In one embodiment, the invention may be used for playing DVDs storing DVD-Audio data, although in other embodiments the method and system of the present invention may be used with any digital multimedia content encoded on any mass storage medium now known or hereafter developed, or with any such content that is delivered through any means, and consumed and rendered without local storage. The DVD-Audio 1.0 specification, published in March, 1999, includes formats and features not available in the DVD-Video format, with content stored in a separate “DVD-Audio zone” on a disk. DVD-Audio supports linear pulse code modulation (LPCM) audio data, with up to six channels at sample rates of up to 96 kHz, and sample sizes of up to 24 bits. This allows a frequency response of up to 48 kHz and dynamic range of up to 144 decibels (dBs). Multichannel PCM data may be downmixed by a player application. Sampling rates and sizes may vary for different channels by using a predefined set of groups. The maximum data rate is 9.6 Mbps. DVD-Audio uses Meridian Lossless Packing (MLP) compression scheme to remove redundancy from the signal to achieve a compression ratio of about 2:1 while allowing the PCM signal to be completely recreated by a MLP decoder. MLP allows playing time of about 74-135 minutes of six channel 96 kHZ/24 bit audio on a single layer of a disk.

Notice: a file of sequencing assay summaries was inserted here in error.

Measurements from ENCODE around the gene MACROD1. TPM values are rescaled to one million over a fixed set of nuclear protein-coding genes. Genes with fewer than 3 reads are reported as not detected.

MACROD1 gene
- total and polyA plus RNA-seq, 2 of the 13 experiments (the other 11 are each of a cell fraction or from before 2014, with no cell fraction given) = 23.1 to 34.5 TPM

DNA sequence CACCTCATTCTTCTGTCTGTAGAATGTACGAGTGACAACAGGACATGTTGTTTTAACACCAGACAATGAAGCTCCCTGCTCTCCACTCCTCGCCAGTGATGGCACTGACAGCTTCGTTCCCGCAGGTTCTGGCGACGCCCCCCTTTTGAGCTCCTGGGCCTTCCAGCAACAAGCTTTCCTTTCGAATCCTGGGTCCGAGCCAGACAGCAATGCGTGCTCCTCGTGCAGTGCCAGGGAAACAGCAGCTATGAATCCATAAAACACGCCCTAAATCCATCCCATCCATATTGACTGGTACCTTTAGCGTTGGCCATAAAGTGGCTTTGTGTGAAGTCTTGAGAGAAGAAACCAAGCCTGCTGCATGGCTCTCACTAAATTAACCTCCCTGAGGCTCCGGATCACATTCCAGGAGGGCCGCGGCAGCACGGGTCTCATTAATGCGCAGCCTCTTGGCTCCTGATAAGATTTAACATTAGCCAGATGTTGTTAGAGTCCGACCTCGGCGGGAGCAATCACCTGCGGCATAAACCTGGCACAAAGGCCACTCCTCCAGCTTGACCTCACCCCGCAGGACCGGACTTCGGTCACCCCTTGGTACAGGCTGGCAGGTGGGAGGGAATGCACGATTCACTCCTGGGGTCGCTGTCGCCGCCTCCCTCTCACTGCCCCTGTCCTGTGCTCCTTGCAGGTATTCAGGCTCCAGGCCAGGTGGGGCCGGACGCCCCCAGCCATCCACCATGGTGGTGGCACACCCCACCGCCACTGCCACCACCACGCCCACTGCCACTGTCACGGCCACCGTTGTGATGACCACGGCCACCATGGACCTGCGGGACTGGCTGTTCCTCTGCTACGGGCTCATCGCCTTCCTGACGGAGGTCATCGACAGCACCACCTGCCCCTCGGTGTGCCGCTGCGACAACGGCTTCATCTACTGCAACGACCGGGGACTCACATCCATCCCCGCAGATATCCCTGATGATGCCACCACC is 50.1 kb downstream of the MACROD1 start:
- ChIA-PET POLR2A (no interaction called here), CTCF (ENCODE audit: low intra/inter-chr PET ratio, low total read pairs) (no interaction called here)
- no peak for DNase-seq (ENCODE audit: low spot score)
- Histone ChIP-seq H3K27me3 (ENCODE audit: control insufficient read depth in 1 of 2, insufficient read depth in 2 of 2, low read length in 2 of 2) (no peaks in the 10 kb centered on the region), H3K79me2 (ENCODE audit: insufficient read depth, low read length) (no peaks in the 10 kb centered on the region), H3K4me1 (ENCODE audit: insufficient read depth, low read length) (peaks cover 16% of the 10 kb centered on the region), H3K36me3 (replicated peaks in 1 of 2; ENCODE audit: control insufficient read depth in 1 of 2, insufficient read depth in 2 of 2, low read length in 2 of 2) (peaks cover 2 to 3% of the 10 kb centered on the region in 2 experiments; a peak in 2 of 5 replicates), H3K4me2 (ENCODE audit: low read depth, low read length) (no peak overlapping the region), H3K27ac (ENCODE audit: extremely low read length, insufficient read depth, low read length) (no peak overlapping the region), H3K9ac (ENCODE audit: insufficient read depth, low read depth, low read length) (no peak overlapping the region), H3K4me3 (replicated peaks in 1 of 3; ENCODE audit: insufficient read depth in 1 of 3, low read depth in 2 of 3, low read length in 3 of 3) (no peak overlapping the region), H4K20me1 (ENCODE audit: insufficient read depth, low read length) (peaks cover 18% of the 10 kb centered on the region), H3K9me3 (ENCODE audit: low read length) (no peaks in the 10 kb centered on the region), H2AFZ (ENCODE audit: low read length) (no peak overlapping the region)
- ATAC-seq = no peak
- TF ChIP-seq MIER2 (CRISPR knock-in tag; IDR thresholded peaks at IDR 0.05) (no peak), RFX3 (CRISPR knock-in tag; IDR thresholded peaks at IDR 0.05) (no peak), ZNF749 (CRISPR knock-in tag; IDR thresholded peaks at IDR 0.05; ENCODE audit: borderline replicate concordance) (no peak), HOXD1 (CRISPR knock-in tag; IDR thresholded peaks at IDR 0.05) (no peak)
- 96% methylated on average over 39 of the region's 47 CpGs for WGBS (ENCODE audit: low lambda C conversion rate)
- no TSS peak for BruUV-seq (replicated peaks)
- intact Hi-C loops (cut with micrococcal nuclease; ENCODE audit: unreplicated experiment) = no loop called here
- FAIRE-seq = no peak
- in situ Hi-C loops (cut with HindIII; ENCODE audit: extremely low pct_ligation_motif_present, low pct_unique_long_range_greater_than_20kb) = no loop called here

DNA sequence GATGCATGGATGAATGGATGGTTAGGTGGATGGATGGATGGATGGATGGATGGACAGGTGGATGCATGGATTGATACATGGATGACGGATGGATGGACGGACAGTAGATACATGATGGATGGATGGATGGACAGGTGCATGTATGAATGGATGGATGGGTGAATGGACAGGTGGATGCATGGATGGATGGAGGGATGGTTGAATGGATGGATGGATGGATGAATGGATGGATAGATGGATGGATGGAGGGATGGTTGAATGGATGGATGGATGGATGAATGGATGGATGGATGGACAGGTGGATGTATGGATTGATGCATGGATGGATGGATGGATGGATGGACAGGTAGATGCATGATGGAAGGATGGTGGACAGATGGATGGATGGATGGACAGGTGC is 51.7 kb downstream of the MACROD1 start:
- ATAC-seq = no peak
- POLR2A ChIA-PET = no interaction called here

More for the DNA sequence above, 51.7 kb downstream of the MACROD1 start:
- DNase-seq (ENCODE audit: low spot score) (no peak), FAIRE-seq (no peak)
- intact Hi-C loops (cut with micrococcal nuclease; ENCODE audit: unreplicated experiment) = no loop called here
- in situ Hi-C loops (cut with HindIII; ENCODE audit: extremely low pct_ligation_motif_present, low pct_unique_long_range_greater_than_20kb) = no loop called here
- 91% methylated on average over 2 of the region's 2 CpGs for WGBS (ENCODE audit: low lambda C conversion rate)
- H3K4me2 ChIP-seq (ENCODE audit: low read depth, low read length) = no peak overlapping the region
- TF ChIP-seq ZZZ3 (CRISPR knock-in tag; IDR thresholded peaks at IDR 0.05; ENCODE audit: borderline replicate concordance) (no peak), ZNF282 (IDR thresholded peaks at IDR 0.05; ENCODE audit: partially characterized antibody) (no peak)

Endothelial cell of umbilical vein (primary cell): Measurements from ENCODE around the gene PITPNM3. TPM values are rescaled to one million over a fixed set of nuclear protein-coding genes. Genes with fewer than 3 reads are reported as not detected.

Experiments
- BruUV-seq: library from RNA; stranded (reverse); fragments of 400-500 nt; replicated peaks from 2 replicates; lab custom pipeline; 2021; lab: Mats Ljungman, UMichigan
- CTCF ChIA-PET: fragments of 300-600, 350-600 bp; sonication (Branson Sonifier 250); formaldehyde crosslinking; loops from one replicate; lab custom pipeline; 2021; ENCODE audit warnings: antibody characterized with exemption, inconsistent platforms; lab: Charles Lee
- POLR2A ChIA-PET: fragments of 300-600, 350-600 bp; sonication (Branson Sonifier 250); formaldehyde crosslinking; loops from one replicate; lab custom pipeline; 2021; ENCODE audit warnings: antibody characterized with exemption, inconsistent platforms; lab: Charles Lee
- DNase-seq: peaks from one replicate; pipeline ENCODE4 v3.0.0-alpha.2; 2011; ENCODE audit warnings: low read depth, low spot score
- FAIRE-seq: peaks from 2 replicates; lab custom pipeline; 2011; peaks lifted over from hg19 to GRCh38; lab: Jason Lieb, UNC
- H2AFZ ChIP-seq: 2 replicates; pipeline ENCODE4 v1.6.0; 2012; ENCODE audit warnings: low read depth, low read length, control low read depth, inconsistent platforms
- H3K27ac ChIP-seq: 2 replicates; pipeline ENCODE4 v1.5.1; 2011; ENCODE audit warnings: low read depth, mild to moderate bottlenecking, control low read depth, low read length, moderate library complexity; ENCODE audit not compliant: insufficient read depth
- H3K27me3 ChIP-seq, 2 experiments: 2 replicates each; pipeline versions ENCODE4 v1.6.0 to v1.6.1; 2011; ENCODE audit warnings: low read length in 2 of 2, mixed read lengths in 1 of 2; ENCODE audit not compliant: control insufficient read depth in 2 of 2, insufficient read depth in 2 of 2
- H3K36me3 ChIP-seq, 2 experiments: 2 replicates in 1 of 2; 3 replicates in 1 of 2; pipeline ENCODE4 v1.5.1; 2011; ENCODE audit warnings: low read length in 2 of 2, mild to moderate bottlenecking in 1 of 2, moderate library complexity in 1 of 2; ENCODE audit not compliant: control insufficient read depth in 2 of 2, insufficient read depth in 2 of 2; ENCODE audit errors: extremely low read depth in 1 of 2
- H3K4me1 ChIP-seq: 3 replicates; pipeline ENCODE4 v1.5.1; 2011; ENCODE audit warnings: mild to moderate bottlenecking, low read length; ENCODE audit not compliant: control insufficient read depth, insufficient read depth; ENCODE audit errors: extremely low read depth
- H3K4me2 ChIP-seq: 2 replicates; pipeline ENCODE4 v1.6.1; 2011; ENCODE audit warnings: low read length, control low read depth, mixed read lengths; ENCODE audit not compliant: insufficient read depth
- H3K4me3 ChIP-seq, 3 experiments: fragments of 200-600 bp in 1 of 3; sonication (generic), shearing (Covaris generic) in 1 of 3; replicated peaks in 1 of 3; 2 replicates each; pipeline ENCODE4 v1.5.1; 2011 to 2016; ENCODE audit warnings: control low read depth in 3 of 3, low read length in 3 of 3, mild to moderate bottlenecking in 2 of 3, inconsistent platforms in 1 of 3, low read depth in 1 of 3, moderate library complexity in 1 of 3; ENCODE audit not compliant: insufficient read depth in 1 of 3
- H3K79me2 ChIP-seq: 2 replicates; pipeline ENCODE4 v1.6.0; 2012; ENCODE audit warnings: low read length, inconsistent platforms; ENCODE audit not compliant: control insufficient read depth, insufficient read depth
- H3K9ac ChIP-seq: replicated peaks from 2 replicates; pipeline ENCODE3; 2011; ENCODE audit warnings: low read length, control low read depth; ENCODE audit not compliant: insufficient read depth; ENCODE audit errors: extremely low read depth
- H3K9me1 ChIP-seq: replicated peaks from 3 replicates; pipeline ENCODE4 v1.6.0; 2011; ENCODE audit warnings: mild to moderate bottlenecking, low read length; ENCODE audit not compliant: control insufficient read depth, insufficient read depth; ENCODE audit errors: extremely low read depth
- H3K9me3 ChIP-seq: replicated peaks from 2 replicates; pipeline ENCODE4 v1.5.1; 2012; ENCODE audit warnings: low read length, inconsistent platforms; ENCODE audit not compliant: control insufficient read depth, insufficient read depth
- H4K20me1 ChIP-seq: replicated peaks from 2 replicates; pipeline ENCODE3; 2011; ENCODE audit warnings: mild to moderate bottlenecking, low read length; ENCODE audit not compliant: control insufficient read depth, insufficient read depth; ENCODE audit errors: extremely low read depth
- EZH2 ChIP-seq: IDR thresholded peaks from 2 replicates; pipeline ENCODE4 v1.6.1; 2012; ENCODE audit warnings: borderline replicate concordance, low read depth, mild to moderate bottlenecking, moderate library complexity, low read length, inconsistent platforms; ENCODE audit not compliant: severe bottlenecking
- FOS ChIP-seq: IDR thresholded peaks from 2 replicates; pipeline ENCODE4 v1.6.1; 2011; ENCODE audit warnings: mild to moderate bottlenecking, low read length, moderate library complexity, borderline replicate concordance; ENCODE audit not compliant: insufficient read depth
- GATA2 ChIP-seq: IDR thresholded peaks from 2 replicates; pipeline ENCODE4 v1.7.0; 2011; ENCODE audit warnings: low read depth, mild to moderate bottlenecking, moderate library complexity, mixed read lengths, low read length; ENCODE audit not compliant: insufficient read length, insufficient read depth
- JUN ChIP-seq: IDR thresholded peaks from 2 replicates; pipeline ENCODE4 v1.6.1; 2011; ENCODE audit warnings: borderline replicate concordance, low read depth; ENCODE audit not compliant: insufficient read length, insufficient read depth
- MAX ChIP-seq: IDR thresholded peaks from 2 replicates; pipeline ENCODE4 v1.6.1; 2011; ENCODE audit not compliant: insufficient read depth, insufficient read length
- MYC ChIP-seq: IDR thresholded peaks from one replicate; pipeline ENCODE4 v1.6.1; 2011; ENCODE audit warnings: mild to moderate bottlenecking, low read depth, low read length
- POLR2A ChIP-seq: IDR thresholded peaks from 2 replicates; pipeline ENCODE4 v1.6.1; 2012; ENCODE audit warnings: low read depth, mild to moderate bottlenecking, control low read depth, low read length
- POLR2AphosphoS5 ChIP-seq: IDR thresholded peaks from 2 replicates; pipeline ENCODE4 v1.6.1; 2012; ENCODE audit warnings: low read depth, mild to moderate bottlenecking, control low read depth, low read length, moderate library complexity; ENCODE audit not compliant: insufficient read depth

DVD-Audio includes specialized downmixing features for PCM channels. Unlike DVD-Video, where a decoder controls mixing six channels down to two, DVD-Audio includes coefficient tables to control mixdown and avoid volume buildup from channel aggregation. Up to 16 tables may be defined by each audio title set (e.g., an album), and each track may be identified with a table. Coefficients may range from 0 dB to 60 dB. DVD-Audio allows up to 16 still graphics per track, with a set of limited transitions. On-screen displays may be used for display of synchronized lyrics and navigation menus.